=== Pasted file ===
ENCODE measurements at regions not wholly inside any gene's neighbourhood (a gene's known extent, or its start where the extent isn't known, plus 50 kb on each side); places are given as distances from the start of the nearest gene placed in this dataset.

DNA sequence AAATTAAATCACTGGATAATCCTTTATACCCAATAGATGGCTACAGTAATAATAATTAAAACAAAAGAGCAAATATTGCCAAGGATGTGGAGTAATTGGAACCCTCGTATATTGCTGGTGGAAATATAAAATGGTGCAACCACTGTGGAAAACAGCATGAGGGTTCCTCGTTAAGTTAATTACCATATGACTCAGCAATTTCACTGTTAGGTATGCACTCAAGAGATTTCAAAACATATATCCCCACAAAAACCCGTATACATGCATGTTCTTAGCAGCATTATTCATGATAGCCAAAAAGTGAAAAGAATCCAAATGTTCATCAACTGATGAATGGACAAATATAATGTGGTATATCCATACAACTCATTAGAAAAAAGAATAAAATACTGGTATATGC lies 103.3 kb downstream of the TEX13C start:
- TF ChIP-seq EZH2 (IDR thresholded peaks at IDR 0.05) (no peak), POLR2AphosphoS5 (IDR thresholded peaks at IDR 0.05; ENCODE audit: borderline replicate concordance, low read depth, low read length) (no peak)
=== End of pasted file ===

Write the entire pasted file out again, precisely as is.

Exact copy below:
ENCODE measurements at regions not wholly inside any gene's neighbourhood (a gene's known extent, or its start where the extent isn't known, plus 50 kb on each side); places are given as distances from the start of the nearest gene placed in this dataset.

DNA sequence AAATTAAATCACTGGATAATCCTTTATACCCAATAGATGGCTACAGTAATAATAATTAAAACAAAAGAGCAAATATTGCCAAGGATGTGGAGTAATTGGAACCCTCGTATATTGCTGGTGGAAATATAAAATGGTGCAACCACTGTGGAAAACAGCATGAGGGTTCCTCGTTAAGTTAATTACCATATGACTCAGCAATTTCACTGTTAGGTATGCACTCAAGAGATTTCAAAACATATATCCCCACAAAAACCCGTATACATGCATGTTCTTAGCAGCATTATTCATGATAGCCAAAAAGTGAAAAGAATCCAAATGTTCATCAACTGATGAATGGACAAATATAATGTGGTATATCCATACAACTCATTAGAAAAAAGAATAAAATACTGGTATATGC lies 103.3 kb downstream of the TEX13C start:
- TF ChIP-seq EZH2 (IDR thresholded peaks at IDR 0.05) (no peak), POLR2AphosphoS5 (IDR thresholded peaks at IDR 0.05; ENCODE audit: borderline replicate concordance, low read depth, low read length) (no peak)